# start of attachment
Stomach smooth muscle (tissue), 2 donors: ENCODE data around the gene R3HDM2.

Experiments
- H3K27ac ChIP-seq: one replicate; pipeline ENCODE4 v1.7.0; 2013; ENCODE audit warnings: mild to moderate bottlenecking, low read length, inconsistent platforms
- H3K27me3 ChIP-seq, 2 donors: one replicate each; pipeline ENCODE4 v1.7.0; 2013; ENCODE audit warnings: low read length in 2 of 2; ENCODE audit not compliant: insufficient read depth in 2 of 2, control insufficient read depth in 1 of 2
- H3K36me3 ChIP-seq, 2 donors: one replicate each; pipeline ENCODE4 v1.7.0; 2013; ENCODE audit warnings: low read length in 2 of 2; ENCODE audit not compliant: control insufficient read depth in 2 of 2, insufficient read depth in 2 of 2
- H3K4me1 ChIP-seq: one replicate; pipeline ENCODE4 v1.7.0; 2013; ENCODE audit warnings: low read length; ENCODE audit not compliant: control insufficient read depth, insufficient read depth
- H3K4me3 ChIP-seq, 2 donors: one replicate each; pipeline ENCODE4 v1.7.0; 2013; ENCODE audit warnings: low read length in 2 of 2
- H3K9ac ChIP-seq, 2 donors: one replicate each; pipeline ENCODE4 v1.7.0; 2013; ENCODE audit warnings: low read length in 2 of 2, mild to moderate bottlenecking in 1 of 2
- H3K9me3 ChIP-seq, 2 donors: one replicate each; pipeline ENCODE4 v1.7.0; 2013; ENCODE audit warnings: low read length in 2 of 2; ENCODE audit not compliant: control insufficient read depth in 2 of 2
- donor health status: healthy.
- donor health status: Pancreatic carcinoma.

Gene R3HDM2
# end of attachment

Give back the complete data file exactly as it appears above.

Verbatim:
Stomach smooth muscle (tissue), 2 donors: ENCODE data around the gene R3HDM2.

Experiments
- H3K27ac ChIP-seq: one replicate; pipeline ENCODE4 v1.7.0; 2013; ENCODE audit warnings: mild to moderate bottlenecking, low read length, inconsistent platforms
- H3K27me3 ChIP-seq, 2 donors: one replicate each; pipeline ENCODE4 v1.7.0; 2013; ENCODE audit warnings: low read length in 2 of 2; ENCODE audit not compliant: insufficient read depth in 2 of 2, control insufficient read depth in 1 of 2
- H3K36me3 ChIP-seq, 2 donors: one replicate each; pipeline ENCODE4 v1.7.0; 2013; ENCODE audit warnings: low read length in 2 of 2; ENCODE audit not compliant: control insufficient read depth in 2 of 2, insufficient read depth in 2 of 2
- H3K4me1 ChIP-seq: one replicate; pipeline ENCODE4 v1.7.0; 2013; ENCODE audit warnings: low read length; ENCODE audit not compliant: control insufficient read depth, insufficient read depth
- H3K4me3 ChIP-seq, 2 donors: one replicate each; pipeline ENCODE4 v1.7.0; 2013; ENCODE audit warnings: low read length in 2 of 2
- H3K9ac ChIP-seq, 2 donors: one replicate each; pipeline ENCODE4 v1.7.0; 2013; ENCODE audit warnings: low read length in 2 of 2, mild to moderate bottlenecking in 1 of 2
- H3K9me3 ChIP-seq, 2 donors: one replicate each; pipeline ENCODE4 v1.7.0; 2013; ENCODE audit warnings: low read length in 2 of 2; ENCODE audit not compliant: control insufficient read depth in 2 of 2
- donor health status: healthy.
- donor health status: Pancreatic carcinoma.

Gene R3HDM2